Matters Arising: None

AOB: None

Chairman’s Report

Planning: During the period May 2008 to April 2009, 15 applications were received. Of these 9 were granted, 2 were refused and 1 withdrawn. 3 were under consideration.

Market Garden Site: The case came to court and Mrs Hearn pleaded guilty and was fined for failing to comply with the Breach of Condition notice. The PC chased up Development Control to ensure specific requirements for outstanding conditions were complied with. MSDC advised towards the end of last year that they regarded all conditions as having been complied with and discharged. It seemed that external light pollution was still an issue for residents in Clappers Lane. The PC had suggested if photographic evidence could be provided to the PC then this should make a more powerful case so that the PC could pursue the issue again.

Finance: The Parish precept for 2009/10 has been set at 5,776. The accounts for 2008/09 were currently being prepared. The PC thanked Nick Hughes for doing the internal audit last year.

Highways and rights of way: DDMO Perching Drove. The matter of the Permissive Path Agreement had now been concluded. Communications with the landowner had shown that the situation could not be taken any further formally but he had agreed that continued use of the path would be permitted for villagers.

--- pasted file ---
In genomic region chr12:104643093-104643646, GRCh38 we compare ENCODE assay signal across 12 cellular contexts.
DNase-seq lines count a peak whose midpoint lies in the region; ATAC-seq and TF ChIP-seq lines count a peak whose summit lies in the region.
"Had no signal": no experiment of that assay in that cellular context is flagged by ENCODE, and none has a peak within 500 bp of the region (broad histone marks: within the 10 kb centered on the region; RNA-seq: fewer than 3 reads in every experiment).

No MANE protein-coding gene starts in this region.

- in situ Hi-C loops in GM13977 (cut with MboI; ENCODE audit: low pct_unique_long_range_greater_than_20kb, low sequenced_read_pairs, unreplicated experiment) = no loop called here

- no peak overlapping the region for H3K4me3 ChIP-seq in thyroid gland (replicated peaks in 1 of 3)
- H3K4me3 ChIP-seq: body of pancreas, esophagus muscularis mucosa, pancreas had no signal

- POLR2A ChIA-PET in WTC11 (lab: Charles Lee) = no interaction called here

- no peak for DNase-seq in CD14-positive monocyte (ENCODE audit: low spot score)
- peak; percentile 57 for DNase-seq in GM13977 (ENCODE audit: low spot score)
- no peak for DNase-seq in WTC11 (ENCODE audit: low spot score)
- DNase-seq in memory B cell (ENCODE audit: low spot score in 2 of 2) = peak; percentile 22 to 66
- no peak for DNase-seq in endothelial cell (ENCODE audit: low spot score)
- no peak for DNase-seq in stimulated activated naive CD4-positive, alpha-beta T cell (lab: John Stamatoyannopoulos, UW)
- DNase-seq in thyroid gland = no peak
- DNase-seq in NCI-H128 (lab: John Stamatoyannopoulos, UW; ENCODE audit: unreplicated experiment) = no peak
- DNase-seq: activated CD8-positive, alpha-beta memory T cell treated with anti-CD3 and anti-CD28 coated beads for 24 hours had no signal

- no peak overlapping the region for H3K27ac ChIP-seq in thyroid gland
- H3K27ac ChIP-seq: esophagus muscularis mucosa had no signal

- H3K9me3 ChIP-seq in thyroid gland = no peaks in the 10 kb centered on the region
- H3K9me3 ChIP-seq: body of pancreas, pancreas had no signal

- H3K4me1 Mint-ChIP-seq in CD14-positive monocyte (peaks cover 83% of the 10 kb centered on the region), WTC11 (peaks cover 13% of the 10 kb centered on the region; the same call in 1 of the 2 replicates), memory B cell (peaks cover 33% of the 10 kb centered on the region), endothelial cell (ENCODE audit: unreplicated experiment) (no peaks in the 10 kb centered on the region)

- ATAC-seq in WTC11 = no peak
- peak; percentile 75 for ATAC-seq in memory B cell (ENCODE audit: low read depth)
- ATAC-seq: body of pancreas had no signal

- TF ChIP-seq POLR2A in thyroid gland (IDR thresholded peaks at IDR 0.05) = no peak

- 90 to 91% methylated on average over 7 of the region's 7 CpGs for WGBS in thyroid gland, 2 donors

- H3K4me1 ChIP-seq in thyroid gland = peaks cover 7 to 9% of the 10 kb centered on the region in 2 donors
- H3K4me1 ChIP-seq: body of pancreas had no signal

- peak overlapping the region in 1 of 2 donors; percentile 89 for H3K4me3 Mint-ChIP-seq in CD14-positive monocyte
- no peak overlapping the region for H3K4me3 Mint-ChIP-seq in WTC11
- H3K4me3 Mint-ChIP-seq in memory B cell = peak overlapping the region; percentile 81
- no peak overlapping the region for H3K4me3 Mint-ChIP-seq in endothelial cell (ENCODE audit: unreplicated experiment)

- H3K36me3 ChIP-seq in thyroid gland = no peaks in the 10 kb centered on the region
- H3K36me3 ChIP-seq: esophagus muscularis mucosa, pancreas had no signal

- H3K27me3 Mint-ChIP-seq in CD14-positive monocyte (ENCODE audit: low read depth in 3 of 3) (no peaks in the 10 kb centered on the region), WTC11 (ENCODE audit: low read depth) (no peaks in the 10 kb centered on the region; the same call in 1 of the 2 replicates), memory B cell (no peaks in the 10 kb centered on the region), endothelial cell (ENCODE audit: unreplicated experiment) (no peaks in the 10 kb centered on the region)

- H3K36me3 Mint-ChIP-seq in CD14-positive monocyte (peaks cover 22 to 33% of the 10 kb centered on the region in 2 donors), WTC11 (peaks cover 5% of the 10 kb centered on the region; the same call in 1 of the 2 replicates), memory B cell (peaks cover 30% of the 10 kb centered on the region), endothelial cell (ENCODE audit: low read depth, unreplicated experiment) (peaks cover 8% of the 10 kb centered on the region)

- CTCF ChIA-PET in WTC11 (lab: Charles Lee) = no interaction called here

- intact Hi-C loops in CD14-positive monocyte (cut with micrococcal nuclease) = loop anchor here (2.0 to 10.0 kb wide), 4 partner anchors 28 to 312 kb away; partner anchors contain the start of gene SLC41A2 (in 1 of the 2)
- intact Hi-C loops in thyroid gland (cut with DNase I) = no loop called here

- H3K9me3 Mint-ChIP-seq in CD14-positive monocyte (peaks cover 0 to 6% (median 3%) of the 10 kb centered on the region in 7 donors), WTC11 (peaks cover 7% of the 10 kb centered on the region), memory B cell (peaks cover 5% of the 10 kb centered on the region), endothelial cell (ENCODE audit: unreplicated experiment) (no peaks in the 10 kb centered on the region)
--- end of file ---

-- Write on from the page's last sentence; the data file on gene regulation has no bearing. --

‘Unsuitable for HGV’ signs had been placed at northern end of Clappers Lane.

The PC had requested a non-slip surface at exit of Clappers Lane onto A281. This was still under consideration by WSCC.

New fittings had been fitted to the street lights at the bottom of Stammers Hill and Fulking Cottage.

Culvert work was carried out outside Hillbrook in September 2008.

Several issues of flooding and blocked gullies had been reported to WSCC. The work to rectify these problems was scheduled to be carried out.

North Town Field: The grass cutting contractor, Danny Flynn, had continued to cut the grass in the North Town Field (NTF). Foster Playscapes were again hired to do the monthly safety checks, and ROSPA to do the annual check.

A new entrance to the field had been proposed and the works for this had been completed. A grant was received from West Sussex County Council for half the cost and the remainder was funded from NTF Trust, Social Committee and the precept.

There was a possibility of a grant being available for new playground equipment but this issue needed further meetings to define what was needed and to liaise with the NTF Trustees.

The barkpit in the play area had been topped up

Following a survey, major tree work had been carried out on trees particularly around the play area for safety reasons.

Working Parties from the PC, NTF and the residents had been carried out, clearing areas of undergrowth which were encroaching on the field.